Anybody who has been a part of a wedding knows that it's hard for every single thing to go 100% perfectly as planned. Outside factors can cause the day to be delayed, and unexpected family/guest issues can halt the mood of the whole event. As the photographer for the wedding, here are a few ways that you can help to resolve problems and create the most positive experience possible for the couple.
1) Avoid Bringing Small Issues to the Couple Directly
On the wedding day, the bride and groom are essentially the boss and all important decisions from them are the final word. However, this creates the mindset that EVERY decision is so important that it needs the attention of the couple. Unfortunately this ends up causing much more stress and "decision overload" for the bride and groom on a day they should be able to enjoy without worry.
Obviously major issues such as medical emergencies or serious vendor problems should be brought to the couple's attention. But in my opinion there are a lot of smaller logistical situations that can be handled without distracting the couple from their day. Usually it is best to be in contact with the wedding venue coordinator who can help manage these situations without bothering the couple. They can grab extra staff if something needs to be rearranged or prepared for the couple.
2) Always Bring Positivity and Optimism (but be realistic)
Regardless of an issue being big or small, you as the photographer should be trying to bring as much positive energy to the room as possible. Remember, the bride and groom haven't experienced a wedding like this before and might have anxiety about their whole day going well. You, as a professional with experience at other weddings, can help ease a lot of worries and concerns that the couple and family might have.
Bride: Are we going to have enough time for the first look where we want it?
Me: Yes absolutely, it will only take a few minutes total for us to get in place and for you to have your moment together!
Bride: My family won't be here in time for the formal photos before the ceremony, will it be a problem if we take family photos with them during cocktail hour?
Me: No doubt! If they can't be here in time for now, we will definitely make sure to get a perfect photo with them later.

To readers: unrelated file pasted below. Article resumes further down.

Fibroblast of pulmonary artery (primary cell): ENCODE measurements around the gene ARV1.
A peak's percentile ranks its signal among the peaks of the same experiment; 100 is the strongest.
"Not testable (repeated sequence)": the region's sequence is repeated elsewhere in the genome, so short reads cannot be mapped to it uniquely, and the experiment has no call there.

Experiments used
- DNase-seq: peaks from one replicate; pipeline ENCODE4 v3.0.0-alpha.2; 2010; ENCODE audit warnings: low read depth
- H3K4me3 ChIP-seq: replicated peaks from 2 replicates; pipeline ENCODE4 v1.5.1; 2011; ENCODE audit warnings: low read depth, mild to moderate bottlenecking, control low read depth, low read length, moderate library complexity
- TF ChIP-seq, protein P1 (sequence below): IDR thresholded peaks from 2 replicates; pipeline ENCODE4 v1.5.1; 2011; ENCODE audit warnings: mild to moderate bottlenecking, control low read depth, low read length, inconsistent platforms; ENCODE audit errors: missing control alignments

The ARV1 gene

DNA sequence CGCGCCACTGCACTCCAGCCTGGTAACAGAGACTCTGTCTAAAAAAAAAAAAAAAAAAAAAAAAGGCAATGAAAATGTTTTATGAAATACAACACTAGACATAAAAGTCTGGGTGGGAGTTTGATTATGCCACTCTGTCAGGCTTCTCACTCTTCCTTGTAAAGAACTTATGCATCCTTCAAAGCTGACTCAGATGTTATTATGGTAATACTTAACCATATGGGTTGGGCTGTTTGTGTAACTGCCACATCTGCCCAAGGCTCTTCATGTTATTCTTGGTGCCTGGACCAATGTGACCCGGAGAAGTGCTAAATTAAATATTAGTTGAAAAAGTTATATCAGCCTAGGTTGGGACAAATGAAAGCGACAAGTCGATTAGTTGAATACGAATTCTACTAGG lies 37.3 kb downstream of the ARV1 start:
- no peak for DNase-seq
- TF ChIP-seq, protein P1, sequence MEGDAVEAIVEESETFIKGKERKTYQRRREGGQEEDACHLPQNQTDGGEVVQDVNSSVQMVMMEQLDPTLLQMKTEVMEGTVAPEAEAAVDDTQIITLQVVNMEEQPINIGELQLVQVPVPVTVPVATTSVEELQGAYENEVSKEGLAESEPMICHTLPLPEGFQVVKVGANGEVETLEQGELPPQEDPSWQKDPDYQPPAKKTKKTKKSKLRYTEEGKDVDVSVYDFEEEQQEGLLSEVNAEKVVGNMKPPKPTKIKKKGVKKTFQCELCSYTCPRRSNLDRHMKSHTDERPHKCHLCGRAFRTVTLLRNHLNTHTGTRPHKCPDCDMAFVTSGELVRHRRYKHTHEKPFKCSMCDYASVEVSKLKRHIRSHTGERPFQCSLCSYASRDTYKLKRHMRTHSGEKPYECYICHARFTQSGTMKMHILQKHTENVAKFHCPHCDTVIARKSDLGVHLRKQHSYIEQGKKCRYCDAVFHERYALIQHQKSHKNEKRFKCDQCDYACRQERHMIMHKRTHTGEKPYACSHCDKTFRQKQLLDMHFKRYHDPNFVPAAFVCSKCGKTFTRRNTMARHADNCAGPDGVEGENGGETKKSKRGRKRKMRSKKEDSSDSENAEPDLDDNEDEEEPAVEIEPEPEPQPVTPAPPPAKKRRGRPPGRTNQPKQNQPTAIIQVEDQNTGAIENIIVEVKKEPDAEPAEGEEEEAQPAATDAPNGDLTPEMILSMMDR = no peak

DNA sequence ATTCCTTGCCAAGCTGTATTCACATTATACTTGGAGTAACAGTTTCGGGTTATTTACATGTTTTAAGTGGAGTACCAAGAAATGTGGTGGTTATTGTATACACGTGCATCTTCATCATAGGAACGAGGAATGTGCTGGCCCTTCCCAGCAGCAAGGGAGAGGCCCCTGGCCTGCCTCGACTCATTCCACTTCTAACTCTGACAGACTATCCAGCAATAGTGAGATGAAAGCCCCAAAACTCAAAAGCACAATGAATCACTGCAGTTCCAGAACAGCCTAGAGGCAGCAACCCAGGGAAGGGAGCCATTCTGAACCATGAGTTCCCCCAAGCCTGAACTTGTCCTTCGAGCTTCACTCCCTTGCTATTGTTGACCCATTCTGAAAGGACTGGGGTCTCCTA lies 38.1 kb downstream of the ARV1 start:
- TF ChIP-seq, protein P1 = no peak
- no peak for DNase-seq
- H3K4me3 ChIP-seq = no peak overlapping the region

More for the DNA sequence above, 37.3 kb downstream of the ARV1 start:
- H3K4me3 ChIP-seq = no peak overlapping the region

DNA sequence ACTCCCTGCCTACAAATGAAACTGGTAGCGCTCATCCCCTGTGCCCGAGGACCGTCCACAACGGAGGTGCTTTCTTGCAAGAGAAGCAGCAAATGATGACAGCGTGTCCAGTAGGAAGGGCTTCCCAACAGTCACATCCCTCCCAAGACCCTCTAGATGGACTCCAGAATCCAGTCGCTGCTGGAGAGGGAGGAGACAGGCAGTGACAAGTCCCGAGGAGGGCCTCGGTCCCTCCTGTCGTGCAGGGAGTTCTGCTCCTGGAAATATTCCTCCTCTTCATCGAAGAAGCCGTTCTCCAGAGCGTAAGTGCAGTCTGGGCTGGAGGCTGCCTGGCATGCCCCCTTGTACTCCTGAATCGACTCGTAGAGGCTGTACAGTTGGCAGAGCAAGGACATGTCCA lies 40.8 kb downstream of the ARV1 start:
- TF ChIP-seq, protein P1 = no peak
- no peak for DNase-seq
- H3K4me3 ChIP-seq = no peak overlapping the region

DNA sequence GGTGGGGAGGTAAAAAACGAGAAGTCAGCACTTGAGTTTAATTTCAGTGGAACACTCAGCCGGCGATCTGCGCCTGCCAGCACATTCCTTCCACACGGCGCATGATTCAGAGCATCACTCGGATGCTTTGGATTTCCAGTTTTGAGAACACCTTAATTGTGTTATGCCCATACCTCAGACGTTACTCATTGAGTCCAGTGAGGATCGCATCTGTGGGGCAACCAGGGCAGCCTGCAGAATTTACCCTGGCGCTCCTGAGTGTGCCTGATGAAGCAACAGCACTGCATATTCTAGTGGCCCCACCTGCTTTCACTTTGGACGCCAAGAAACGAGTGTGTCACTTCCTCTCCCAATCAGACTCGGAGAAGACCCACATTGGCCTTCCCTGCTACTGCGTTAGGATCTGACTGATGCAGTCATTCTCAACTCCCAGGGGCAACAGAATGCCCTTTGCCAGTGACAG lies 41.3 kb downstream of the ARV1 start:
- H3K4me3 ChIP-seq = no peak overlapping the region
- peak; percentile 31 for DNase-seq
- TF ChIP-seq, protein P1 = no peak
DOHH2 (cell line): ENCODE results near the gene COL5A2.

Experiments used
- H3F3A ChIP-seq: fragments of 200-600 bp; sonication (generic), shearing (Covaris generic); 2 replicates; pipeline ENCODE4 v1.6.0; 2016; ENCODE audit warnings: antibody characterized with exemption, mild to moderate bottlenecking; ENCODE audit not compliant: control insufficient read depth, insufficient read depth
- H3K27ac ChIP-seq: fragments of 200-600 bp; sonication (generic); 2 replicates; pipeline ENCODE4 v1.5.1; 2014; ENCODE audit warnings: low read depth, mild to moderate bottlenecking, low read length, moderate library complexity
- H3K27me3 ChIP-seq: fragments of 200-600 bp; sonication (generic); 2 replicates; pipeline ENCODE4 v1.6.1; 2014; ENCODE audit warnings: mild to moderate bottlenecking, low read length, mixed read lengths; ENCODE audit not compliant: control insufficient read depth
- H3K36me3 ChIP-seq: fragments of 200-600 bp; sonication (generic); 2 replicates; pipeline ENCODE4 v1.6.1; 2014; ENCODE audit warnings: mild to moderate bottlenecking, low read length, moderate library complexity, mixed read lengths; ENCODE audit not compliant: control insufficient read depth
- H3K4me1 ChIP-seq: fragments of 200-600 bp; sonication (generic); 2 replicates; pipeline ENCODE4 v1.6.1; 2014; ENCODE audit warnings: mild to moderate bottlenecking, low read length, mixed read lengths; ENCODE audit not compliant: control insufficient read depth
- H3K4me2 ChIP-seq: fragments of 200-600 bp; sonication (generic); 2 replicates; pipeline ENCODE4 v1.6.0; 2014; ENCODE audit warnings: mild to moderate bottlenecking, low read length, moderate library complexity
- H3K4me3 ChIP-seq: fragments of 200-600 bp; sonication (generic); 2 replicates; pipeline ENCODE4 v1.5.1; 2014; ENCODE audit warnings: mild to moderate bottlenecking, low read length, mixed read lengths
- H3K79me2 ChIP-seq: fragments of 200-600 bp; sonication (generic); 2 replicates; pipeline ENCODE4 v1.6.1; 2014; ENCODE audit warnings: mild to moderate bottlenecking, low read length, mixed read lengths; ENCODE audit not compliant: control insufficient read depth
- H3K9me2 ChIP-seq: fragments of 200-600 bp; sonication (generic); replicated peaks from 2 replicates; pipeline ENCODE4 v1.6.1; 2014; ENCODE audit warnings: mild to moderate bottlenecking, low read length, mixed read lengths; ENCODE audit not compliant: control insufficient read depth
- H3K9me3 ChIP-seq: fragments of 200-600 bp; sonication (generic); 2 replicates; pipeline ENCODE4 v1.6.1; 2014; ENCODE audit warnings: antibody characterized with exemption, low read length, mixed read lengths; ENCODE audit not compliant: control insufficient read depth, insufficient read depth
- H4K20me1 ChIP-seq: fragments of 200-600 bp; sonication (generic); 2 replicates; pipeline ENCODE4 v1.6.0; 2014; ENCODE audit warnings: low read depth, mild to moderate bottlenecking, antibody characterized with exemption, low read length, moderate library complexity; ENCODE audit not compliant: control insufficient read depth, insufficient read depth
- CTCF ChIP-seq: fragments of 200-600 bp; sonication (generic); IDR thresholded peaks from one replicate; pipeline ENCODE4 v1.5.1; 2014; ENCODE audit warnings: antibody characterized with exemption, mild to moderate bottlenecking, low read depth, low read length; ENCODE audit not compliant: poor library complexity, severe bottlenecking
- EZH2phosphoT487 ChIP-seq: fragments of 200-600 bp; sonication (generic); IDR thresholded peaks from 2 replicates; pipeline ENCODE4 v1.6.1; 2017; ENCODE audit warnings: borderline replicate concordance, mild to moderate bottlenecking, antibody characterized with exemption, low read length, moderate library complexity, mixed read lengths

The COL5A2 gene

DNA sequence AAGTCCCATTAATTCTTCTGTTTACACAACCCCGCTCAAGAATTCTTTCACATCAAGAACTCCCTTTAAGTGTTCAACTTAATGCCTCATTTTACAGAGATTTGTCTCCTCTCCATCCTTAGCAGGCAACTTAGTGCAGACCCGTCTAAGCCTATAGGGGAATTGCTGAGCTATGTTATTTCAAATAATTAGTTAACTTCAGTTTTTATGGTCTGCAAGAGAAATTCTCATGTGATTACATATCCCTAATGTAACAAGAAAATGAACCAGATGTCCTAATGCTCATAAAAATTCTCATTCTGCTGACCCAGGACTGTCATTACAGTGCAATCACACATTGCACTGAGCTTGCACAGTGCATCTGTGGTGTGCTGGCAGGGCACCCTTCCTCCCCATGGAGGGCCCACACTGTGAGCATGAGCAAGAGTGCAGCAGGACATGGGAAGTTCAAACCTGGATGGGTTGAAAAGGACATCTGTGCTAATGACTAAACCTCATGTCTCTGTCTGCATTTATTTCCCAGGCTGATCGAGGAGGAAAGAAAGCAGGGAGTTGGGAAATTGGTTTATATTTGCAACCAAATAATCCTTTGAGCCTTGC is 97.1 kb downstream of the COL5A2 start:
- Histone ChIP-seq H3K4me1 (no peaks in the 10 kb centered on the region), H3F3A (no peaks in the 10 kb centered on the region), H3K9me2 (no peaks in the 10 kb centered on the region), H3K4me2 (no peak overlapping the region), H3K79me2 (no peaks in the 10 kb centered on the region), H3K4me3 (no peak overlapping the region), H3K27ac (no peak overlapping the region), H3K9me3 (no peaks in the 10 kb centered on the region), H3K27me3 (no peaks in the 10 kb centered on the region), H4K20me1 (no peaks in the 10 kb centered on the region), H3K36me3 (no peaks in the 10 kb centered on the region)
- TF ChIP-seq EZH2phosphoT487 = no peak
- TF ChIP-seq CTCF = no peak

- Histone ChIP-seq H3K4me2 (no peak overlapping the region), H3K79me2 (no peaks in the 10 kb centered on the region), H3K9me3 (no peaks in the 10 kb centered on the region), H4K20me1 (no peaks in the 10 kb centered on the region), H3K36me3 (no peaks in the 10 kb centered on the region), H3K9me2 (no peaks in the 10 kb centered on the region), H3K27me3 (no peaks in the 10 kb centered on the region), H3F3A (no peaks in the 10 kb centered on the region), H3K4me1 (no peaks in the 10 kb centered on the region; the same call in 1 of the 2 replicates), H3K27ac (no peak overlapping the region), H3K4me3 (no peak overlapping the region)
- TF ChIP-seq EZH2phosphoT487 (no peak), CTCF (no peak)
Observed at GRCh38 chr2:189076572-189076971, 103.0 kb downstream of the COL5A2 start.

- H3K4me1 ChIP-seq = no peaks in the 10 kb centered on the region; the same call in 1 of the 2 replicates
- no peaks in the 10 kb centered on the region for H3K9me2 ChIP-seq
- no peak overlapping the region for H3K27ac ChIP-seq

While you always want to be optimistic, it is also important to be honest and realistic if any expectations cannot be met or if situations change for the worse. For example, at a recent wedding I shot in Philadelphia we planned on doing the bride's getting-ready photos at their hotel, meeting the groom at the Philly Art Museum for the first-look, and then drive back all together to the venue in Center City. Unfortunately due to tight timing, some small delays, and a ton of rush hour city traffic, there was not going to be enough time to make it to the Art Museum and back to the venue for the 5pm ceremony. If we tried getting to the museum, there was a high risk that we would be stuck in traffic and not get back to the venue until much later than 5pm and therefore mess up the whole night. After I suggested that we could use the beautiful reception venue as the place for our first-look, the bride felt a lot less stressed and was happy that we had a new gameplan for success. Fortunately those first-look photos turned out really nice even though it wasn't the original plan!
Remember, you have the experience with weddings to be a guide for the couple. You as the photographer are there with the couple more than any other single vendor, basically the minute you arrive when they are getting ready until the final moments of the reception, you should be there as a friend and assistant.
3) Prepare Backup Plans in Advance
Once you have photographed a few weddings, you'll probably start to experience some of the common issues like rain or delayed timelines. It's important to try preparing some "Plan-B"s that are flexible to every situation.
If you usually take your best photos during sunset but it's a cloudy/rainy day today, be prepared with some poses/angles that can be shot inside the venue with off-camera lighting. You'll be a rockstar for being able to make the best of an unfortunate situation! You could also have a few clear umbrellas handy incase the couple is willing to brave it out into the rain for some awesome rain-droplet photo action! But imagine if you didn't have solutions to a rainy wedding day, it would be a much bigger headache for the couple to know that they were missing out on a lot of great photos. Try your best to not let them down!
In regards to your own gear, have extra backups of memory cards, batteries, and even cameras if possible. Although I have 2 full-frame cameras that I mainly use for weddings, I usually bring a crop-sensor camera in my bag as a worst-case-scenario backup. Fortunately my main cameras have not failed me ever, but it will not be a good conversation with the bride and groom if you have to say your batteries all died/memory cards are too full/cameras stopped working. Being prepared is one of the most important aspects of having a professional business, most importantly while you are on the job itself!